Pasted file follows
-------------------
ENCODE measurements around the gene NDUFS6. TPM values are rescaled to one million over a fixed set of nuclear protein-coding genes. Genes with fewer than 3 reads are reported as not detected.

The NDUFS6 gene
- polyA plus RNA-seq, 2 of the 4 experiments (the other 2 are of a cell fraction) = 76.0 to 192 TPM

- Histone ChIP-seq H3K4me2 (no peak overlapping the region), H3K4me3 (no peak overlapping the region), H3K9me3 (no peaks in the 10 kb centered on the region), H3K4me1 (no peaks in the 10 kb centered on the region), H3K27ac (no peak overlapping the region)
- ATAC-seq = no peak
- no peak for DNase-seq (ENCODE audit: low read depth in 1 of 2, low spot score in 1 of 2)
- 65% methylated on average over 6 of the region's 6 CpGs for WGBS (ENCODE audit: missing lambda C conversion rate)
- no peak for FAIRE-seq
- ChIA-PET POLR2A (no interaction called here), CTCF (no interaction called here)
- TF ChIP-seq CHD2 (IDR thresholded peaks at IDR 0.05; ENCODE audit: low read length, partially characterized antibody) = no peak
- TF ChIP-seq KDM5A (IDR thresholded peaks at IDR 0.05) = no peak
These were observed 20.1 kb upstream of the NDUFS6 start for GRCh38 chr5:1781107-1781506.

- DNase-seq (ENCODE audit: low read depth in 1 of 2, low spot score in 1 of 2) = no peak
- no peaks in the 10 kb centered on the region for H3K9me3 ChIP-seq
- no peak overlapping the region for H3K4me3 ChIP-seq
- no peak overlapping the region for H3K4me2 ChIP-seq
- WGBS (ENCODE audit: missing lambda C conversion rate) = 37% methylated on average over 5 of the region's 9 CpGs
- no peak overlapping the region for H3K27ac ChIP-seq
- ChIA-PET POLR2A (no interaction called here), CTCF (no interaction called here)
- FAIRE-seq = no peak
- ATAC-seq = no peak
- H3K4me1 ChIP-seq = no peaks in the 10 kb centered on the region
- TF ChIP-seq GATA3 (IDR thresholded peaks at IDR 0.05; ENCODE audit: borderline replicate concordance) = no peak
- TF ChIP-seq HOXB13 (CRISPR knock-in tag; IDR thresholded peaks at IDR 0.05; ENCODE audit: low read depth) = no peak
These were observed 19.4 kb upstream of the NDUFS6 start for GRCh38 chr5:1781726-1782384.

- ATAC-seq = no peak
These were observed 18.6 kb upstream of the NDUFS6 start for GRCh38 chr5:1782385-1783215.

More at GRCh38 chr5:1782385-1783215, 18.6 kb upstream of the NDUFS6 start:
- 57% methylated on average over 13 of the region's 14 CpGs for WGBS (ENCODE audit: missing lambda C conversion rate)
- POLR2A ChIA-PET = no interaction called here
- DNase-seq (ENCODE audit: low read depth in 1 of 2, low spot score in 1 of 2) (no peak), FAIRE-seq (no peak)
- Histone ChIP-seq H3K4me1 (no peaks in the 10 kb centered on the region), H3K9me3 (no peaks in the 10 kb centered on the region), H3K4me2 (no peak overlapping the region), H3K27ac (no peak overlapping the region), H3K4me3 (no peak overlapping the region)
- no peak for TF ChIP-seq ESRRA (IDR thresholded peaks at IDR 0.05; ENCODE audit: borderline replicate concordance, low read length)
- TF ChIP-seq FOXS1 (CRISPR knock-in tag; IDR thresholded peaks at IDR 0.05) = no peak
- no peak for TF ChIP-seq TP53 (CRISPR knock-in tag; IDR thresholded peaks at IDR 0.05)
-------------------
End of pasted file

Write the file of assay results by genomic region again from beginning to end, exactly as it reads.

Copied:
ENCODE measurements around the gene NDUFS6. TPM values are rescaled to one million over a fixed set of nuclear protein-coding genes. Genes with fewer than 3 reads are reported as not detected.

The NDUFS6 gene
- polyA plus RNA-seq, 2 of the 4 experiments (the other 2 are of a cell fraction) = 76.0 to 192 TPM

- Histone ChIP-seq H3K4me2 (no peak overlapping the region), H3K4me3 (no peak overlapping the region), H3K9me3 (no peaks in the 10 kb centered on the region), H3K4me1 (no peaks in the 10 kb centered on the region), H3K27ac (no peak overlapping the region)
- ATAC-seq = no peak
- no peak for DNase-seq (ENCODE audit: low read depth in 1 of 2, low spot score in 1 of 2)
- 65% methylated on average over 6 of the region's 6 CpGs for WGBS (ENCODE audit: missing lambda C conversion rate)
- no peak for FAIRE-seq
- ChIA-PET POLR2A (no interaction called here), CTCF (no interaction called here)
- TF ChIP-seq CHD2 (IDR thresholded peaks at IDR 0.05; ENCODE audit: low read length, partially characterized antibody) = no peak
- TF ChIP-seq KDM5A (IDR thresholded peaks at IDR 0.05) = no peak
These were observed 20.1 kb upstream of the NDUFS6 start for GRCh38 chr5:1781107-1781506.

- DNase-seq (ENCODE audit: low read depth in 1 of 2, low spot score in 1 of 2) = no peak
- no peaks in the 10 kb centered on the region for H3K9me3 ChIP-seq
- no peak overlapping the region for H3K4me3 ChIP-seq
- no peak overlapping the region for H3K4me2 ChIP-seq
- WGBS (ENCODE audit: missing lambda C conversion rate) = 37% methylated on average over 5 of the region's 9 CpGs
- no peak overlapping the region for H3K27ac ChIP-seq
- ChIA-PET POLR2A (no interaction called here), CTCF (no interaction called here)
- FAIRE-seq = no peak
- ATAC-seq = no peak
- H3K4me1 ChIP-seq = no peaks in the 10 kb centered on the region
- TF ChIP-seq GATA3 (IDR thresholded peaks at IDR 0.05; ENCODE audit: borderline replicate concordance) = no peak
- TF ChIP-seq HOXB13 (CRISPR knock-in tag; IDR thresholded peaks at IDR 0.05; ENCODE audit: low read depth) = no peak
These were observed 19.4 kb upstream of the NDUFS6 start for GRCh38 chr5:1781726-1782384.

- ATAC-seq = no peak
These were observed 18.6 kb upstream of the NDUFS6 start for GRCh38 chr5:1782385-1783215.

More at GRCh38 chr5:1782385-1783215, 18.6 kb upstream of the NDUFS6 start:
- 57% methylated on average over 13 of the region's 14 CpGs for WGBS (ENCODE audit: missing lambda C conversion rate)
- POLR2A ChIA-PET = no interaction called here
- DNase-seq (ENCODE audit: low read depth in 1 of 2, low spot score in 1 of 2) (no peak), FAIRE-seq (no peak)
- Histone ChIP-seq H3K4me1 (no peaks in the 10 kb centered on the region), H3K9me3 (no peaks in the 10 kb centered on the region), H3K4me2 (no peak overlapping the region), H3K27ac (no peak overlapping the region), H3K4me3 (no peak overlapping the region)
- no peak for TF ChIP-seq ESRRA (IDR thresholded peaks at IDR 0.05; ENCODE audit: borderline replicate concordance, low read length)
- TF ChIP-seq FOXS1 (CRISPR knock-in tag; IDR thresholded peaks at IDR 0.05) = no peak
- no peak for TF ChIP-seq TP53 (CRISPR knock-in tag; IDR thresholded peaks at IDR 0.05)